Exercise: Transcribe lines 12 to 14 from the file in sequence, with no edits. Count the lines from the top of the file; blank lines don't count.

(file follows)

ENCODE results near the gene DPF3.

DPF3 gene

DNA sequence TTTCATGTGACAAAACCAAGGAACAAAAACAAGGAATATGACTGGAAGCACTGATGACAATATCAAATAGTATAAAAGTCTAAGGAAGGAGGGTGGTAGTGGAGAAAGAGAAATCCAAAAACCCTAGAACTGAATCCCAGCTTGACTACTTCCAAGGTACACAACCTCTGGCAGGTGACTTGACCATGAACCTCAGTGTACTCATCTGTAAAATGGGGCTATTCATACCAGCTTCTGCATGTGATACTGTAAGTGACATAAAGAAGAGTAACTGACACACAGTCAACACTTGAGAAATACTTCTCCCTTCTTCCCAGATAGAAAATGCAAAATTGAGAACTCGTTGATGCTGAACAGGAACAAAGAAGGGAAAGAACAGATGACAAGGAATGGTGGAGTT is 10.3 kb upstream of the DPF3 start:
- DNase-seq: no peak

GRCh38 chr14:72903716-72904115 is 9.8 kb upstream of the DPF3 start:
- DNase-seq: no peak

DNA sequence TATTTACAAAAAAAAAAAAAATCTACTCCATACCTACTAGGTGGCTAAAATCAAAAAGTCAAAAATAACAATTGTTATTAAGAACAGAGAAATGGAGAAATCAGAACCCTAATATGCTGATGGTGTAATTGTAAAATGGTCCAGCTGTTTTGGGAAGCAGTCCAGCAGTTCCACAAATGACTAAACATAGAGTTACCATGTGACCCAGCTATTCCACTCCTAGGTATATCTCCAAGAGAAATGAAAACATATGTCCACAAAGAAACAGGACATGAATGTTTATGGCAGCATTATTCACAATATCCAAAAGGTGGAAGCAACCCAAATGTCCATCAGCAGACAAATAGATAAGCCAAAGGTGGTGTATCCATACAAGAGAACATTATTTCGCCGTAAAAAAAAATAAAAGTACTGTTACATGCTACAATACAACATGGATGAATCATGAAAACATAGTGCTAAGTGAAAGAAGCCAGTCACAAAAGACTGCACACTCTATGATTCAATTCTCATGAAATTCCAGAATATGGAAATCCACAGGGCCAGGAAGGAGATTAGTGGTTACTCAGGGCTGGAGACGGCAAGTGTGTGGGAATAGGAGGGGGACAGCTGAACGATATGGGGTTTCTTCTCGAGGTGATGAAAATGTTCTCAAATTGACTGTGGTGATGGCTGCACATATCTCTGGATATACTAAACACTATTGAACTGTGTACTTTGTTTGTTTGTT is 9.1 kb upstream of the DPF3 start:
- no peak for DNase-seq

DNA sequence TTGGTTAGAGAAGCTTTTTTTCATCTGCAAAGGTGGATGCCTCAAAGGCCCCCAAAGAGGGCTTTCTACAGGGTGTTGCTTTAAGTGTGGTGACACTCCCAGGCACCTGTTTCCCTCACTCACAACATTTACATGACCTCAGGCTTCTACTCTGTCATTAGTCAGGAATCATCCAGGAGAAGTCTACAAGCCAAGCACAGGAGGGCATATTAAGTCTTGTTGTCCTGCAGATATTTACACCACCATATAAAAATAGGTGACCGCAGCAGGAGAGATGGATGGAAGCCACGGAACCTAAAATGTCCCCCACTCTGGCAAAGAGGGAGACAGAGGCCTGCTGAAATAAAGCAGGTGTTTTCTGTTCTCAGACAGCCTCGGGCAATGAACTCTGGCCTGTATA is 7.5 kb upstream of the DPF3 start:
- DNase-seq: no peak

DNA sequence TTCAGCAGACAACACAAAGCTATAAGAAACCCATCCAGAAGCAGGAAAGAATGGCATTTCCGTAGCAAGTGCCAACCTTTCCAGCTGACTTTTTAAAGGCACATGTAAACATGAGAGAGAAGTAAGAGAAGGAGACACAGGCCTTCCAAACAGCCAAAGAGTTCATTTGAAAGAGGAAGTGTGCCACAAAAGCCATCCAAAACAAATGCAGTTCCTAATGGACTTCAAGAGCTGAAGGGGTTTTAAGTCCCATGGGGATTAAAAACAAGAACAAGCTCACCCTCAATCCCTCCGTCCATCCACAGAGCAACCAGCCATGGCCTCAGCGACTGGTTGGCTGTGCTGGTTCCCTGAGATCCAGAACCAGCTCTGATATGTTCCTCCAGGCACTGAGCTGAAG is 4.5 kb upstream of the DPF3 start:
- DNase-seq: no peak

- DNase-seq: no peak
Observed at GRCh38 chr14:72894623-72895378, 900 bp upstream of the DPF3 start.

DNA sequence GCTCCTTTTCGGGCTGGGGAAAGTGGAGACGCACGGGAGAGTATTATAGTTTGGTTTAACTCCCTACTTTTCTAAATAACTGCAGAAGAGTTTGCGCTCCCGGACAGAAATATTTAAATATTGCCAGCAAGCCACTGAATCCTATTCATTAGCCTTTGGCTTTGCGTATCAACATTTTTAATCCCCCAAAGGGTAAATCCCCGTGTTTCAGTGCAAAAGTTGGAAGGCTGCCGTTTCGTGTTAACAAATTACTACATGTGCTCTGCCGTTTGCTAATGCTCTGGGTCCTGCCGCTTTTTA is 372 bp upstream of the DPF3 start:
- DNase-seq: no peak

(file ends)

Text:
- DNase-seq: no peak

- DNase-seq: no peak
Observed at GRCh38 chr14:72894623-72895378, 900 bp upstream of the DPF3 start.